Asking for a raise ranks pretty high on the 'tough work convos' scale. But unless you plan to leave your job because you're unhappy with your pay (which more than 50% of employees do), it's time to ask for what you want. And with the right prep work and tips, you can up your chances of your boss signing off on a raise. Cha-ching.
To help you figure out how to ask for a raise, we talked to filmmaker, career advisor, and #CareerTok pro Erin McGoff aka @erinmcgoff. She's gained a following of over 2.3 million people by giving tips and tricks to help TikTokers crush their career goals. Here’s her take on asking for a raise.
How can I prepare before asking for a raise?
First: Embrace that drop-in-your-stomach feeling you might get when thinking about asking for a raise. “I think asking for a raise is scary because you’re making yourself vulnerable,” McGoff tells theSkimm. “But I always say, if it's not a little awkward, you're doing it wrong.” Psst...take a deep breath and remember that you can be nervous and successful. Before you hit send on that meeting invite to your boss, here’s how to do your homework.
Know your number
McGoff says it’s always a good idea to give the exact salary you want. Example: "I'm requesting a 10% raise, adjusting my salary to $63,500/year." If you need help figuring out how much to ask for, try a site like Glassdoor or Salary to find the average salary for your role. And factor in your recent accomplishments — because good performance can lead to a salary boost. If you have coworkers who work in a similar role, it might be worth talking to them about salary, as long as the convo doesn’t make you uncomfortable.
Watch your language
A pro tip from McGoff: Calling it a 'raise' is out. Calling it a 'salary adjustment' is in. “You aren't asking them to do you any favors,” she explains. “You're simply asking them to adjust your pay to be appropriate with the work you're already doing.”
Unless you report to an executive, your manager will have to get your request approved. McGoff’s advice: “Come with your case, and ask for something specific. Make it impossible for them to say no, and be aware that they will most likely have to get this approved themselves.”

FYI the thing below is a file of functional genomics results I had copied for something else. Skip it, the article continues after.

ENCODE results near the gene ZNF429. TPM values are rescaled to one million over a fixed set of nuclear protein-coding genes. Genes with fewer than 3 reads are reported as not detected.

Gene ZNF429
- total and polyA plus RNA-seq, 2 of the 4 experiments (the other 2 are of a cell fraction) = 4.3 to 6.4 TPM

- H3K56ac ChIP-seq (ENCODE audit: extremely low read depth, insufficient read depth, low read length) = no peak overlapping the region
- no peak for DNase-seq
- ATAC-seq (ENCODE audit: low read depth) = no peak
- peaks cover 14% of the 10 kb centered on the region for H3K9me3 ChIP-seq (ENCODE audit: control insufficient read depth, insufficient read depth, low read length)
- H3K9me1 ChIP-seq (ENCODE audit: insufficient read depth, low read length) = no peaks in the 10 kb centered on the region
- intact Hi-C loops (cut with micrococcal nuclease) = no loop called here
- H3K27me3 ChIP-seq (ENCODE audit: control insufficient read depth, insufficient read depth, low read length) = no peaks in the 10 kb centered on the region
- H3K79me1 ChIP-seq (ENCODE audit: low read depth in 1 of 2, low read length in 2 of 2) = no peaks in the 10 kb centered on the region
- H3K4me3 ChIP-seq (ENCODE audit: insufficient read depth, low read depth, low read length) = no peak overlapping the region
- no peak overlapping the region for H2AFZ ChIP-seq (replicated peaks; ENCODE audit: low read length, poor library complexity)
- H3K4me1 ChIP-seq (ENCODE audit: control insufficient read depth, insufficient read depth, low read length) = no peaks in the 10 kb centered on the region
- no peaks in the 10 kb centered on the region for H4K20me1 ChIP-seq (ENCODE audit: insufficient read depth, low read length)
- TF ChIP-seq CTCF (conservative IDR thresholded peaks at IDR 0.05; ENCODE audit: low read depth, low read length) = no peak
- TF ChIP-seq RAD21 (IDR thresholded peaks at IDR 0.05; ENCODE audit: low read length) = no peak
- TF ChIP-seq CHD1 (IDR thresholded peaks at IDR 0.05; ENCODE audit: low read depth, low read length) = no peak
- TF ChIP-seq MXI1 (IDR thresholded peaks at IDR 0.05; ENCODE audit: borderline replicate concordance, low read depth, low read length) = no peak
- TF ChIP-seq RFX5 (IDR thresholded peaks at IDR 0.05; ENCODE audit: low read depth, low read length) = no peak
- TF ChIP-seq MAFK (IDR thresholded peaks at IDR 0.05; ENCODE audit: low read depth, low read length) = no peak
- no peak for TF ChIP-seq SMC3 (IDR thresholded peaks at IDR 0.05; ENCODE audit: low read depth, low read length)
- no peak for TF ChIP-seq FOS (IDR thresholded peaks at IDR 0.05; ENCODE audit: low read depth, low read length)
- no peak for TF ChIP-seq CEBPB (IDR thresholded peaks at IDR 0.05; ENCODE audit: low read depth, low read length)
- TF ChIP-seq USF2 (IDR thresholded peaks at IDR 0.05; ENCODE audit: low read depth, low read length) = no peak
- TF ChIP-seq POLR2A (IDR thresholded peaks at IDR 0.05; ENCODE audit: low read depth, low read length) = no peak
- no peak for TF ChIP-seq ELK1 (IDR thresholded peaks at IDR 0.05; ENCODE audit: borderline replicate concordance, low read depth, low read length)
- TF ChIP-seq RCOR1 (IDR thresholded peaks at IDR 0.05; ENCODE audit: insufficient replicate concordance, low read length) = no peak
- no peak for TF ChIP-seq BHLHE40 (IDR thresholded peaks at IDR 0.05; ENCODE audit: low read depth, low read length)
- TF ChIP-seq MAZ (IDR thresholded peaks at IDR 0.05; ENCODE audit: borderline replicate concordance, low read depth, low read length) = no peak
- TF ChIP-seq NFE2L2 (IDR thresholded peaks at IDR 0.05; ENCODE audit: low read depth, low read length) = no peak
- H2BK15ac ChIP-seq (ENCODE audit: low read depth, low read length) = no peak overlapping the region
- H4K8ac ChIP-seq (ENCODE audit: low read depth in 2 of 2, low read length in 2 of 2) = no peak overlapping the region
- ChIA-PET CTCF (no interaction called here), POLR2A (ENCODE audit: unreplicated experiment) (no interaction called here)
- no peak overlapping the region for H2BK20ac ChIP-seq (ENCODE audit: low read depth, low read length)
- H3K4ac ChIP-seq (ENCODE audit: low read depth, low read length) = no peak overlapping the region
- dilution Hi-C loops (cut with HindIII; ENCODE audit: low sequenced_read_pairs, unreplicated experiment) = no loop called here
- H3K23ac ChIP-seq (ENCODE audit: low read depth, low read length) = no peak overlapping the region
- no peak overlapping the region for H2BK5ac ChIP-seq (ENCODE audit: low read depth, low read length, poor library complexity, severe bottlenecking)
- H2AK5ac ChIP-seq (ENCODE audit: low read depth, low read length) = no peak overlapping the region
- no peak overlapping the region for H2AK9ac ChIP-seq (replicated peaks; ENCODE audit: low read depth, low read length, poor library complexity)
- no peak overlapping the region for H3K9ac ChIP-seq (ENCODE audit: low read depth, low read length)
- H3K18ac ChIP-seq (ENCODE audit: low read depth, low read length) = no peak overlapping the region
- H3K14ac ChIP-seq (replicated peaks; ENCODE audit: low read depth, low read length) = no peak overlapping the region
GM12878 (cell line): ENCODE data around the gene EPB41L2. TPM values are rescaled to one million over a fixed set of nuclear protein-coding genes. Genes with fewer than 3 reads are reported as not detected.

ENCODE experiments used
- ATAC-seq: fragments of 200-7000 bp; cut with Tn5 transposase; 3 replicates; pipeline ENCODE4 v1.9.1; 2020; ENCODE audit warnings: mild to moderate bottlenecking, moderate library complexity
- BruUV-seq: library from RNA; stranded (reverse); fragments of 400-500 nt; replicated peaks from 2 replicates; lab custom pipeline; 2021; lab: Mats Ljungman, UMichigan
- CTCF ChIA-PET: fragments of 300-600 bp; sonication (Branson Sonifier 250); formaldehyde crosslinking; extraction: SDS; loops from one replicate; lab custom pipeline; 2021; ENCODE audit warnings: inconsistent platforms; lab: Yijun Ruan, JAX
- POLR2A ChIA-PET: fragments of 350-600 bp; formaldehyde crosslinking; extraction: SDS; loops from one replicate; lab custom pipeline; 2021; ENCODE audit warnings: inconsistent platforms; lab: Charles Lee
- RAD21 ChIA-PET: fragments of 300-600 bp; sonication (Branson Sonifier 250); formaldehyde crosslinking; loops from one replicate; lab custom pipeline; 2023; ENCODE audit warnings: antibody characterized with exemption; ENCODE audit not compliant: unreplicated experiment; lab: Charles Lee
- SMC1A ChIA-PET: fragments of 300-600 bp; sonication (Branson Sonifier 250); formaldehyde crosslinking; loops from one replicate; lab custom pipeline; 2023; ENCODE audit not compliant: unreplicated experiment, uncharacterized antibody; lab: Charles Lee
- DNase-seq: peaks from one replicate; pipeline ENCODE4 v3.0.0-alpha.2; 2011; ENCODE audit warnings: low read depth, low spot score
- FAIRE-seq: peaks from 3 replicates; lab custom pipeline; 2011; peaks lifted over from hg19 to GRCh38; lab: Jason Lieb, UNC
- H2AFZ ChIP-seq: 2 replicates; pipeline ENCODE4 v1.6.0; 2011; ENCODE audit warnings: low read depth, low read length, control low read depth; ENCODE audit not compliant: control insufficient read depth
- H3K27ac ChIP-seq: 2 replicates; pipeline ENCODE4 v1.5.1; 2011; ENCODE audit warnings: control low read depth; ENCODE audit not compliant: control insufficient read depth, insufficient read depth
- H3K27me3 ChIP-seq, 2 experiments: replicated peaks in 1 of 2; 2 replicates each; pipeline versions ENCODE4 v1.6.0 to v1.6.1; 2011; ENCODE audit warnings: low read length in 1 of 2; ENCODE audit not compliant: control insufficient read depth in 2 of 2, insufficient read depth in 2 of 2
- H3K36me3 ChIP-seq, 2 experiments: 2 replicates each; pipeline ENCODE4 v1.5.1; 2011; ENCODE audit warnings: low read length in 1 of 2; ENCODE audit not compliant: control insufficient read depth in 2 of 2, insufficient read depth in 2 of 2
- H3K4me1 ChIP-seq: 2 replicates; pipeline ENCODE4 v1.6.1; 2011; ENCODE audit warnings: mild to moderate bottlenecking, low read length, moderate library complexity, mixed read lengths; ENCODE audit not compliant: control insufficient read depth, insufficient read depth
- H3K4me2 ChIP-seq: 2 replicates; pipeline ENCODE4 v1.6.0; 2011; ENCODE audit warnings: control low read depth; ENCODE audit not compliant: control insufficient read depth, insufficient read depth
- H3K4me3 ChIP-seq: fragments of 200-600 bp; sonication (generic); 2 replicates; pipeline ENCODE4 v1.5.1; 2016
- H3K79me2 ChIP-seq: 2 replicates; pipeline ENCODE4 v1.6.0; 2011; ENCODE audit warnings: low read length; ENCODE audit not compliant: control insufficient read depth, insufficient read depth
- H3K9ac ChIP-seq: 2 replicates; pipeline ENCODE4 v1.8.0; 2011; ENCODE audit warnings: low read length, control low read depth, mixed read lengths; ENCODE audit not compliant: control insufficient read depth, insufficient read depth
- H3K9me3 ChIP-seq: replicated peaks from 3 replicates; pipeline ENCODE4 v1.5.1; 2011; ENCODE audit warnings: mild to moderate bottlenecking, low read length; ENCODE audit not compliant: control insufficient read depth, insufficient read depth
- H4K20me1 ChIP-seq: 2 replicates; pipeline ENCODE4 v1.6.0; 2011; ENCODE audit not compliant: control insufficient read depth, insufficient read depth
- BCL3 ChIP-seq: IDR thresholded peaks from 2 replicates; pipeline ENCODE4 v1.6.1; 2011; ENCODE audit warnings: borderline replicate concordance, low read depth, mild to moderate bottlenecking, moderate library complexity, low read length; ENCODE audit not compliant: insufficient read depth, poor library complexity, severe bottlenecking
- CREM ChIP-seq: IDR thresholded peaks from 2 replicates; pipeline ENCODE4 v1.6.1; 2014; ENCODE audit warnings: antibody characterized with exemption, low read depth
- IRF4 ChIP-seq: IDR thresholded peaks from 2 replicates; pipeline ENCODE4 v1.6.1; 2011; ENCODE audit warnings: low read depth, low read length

Any advice on when to ask for a raise?
“An annual review is an excellent time because that time is already set aside for your manager to take a look at your performance,” McGoff advises. But you don’t have to wait for your annual review to ask. McGoff gave us other times to ask: After you successfully finish a project, when the company has had a successful quarter, or if/when you get an offer from another company.
When’s a not-so-great time to ask for that pay bump? After layoffs, a bad quarter, or when your boss is particularly stressed.
Got it. What should I say when I’m asking for a raise?
Starting the convo can be the hardest part. Use the template from McGoff below and tweak it based on your own experience and needs:
First, thank you for taking a moment to talk with me today. I'd like to discuss an adjustment to my salary to more fairly reflect the work that I am doing.
In the past [NUMBER OF MONTHS OR YEARS], I've [EXPLAIN YOUR RESPONSIBILITIES/WORK]. I worked on [PROJECT] that led to [POSITIVE RESULTS]. I've also gained [NEW SKILLS] which allows me to do [NEW TASKS OR RESPONSIBILITIES].
Considering all of that, in addition to the industry standards for someone with my skill set, I am requesting a [PERCENTAGE] raise, equaling [DESIRED SALARY].
Asking for a raise at work can be a tough convo to initiate. But timing and a good script can make a world of difference. And not just in your paycheck, but the gender pay gap, too. Just remember to embrace that scary feeling and hit send on that meeting invite.
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